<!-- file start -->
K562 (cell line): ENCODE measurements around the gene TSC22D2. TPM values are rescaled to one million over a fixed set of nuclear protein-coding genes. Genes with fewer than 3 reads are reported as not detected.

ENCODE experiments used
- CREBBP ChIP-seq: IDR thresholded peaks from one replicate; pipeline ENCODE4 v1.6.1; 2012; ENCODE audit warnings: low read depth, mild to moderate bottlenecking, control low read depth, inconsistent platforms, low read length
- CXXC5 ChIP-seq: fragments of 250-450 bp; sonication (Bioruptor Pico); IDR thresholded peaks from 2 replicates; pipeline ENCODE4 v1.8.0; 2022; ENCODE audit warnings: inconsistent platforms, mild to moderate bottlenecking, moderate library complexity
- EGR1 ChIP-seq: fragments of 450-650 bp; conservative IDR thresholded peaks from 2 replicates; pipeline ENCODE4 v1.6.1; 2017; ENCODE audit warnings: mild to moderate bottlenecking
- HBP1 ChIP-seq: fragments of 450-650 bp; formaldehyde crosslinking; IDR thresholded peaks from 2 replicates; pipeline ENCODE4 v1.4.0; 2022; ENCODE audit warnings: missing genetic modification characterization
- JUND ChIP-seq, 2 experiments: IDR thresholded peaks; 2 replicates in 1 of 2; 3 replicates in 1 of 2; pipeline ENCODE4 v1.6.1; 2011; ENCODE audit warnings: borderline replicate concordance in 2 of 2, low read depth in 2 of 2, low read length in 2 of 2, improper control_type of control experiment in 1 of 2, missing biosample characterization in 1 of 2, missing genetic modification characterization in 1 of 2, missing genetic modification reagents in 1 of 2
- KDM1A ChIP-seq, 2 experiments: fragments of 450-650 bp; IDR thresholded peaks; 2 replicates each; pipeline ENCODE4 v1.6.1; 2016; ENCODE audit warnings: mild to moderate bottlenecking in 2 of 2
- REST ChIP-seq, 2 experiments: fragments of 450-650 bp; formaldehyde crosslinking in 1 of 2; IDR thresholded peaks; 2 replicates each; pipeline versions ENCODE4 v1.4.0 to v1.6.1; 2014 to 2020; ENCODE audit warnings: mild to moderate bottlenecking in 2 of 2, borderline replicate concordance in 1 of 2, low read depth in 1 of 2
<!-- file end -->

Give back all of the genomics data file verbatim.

K562 (cell line): ENCODE measurements around the gene TSC22D2. TPM values are rescaled to one million over a fixed set of nuclear protein-coding genes. Genes with fewer than 3 reads are reported as not detected.

ENCODE experiments used
- CREBBP ChIP-seq: IDR thresholded peaks from one replicate; pipeline ENCODE4 v1.6.1; 2012; ENCODE audit warnings: low read depth, mild to moderate bottlenecking, control low read depth, inconsistent platforms, low read length
- CXXC5 ChIP-seq: fragments of 250-450 bp; sonication (Bioruptor Pico); IDR thresholded peaks from 2 replicates; pipeline ENCODE4 v1.8.0; 2022; ENCODE audit warnings: inconsistent platforms, mild to moderate bottlenecking, moderate library complexity
- EGR1 ChIP-seq: fragments of 450-650 bp; conservative IDR thresholded peaks from 2 replicates; pipeline ENCODE4 v1.6.1; 2017; ENCODE audit warnings: mild to moderate bottlenecking
- HBP1 ChIP-seq: fragments of 450-650 bp; formaldehyde crosslinking; IDR thresholded peaks from 2 replicates; pipeline ENCODE4 v1.4.0; 2022; ENCODE audit warnings: missing genetic modification characterization
- JUND ChIP-seq, 2 experiments: IDR thresholded peaks; 2 replicates in 1 of 2; 3 replicates in 1 of 2; pipeline ENCODE4 v1.6.1; 2011; ENCODE audit warnings: borderline replicate concordance in 2 of 2, low read depth in 2 of 2, low read length in 2 of 2, improper control_type of control experiment in 1 of 2, missing biosample characterization in 1 of 2, missing genetic modification characterization in 1 of 2, missing genetic modification reagents in 1 of 2
- KDM1A ChIP-seq, 2 experiments: fragments of 450-650 bp; IDR thresholded peaks; 2 replicates each; pipeline ENCODE4 v1.6.1; 2016; ENCODE audit warnings: mild to moderate bottlenecking in 2 of 2
- REST ChIP-seq, 2 experiments: fragments of 450-650 bp; formaldehyde crosslinking in 1 of 2; IDR thresholded peaks; 2 replicates each; pipeline versions ENCODE4 v1.4.0 to v1.6.1; 2014 to 2020; ENCODE audit warnings: mild to moderate bottlenecking in 2 of 2, borderline replicate concordance in 1 of 2, low read depth in 1 of 2